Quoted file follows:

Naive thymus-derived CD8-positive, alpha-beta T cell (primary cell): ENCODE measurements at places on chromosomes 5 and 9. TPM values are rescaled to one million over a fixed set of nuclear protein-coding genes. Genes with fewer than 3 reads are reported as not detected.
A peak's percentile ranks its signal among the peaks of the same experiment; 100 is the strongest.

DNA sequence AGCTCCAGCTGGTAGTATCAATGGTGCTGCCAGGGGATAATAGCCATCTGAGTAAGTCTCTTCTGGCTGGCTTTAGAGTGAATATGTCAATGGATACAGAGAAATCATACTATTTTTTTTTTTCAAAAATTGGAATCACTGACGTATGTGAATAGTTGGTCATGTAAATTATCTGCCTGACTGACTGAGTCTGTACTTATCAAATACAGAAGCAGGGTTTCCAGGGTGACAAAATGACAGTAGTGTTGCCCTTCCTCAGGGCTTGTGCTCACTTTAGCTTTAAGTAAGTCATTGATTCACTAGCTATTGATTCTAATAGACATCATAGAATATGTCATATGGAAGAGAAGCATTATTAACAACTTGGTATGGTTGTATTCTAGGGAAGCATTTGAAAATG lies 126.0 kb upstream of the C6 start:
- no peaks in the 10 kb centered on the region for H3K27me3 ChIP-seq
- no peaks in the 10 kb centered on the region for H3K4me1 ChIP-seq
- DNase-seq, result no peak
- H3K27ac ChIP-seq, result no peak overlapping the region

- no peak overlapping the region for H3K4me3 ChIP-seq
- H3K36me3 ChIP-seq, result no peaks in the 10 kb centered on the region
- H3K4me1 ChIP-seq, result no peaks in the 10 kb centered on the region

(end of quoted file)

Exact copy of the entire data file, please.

Naive thymus-derived CD8-positive, alpha-beta T cell (primary cell): ENCODE measurements at places on chromosomes 5 and 9. TPM values are rescaled to one million over a fixed set of nuclear protein-coding genes. Genes with fewer than 3 reads are reported as not detected.
A peak's percentile ranks its signal among the peaks of the same experiment; 100 is the strongest.

DNA sequence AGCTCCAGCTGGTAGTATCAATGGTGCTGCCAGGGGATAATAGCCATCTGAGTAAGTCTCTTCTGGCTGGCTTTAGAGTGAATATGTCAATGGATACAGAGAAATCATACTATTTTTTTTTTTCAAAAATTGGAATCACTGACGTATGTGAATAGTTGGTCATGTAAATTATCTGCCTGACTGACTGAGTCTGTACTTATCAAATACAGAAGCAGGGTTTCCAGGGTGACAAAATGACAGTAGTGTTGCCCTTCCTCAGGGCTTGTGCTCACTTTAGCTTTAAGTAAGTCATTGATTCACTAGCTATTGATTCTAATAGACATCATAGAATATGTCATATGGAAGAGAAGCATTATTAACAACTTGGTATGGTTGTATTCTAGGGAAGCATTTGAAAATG lies 126.0 kb upstream of the C6 start:
- no peaks in the 10 kb centered on the region for H3K27me3 ChIP-seq
- no peaks in the 10 kb centered on the region for H3K4me1 ChIP-seq
- DNase-seq, result no peak
- H3K27ac ChIP-seq, result no peak overlapping the region

- no peak overlapping the region for H3K4me3 ChIP-seq
- H3K36me3 ChIP-seq, result no peaks in the 10 kb centered on the region
- H3K4me1 ChIP-seq, result no peaks in the 10 kb centered on the region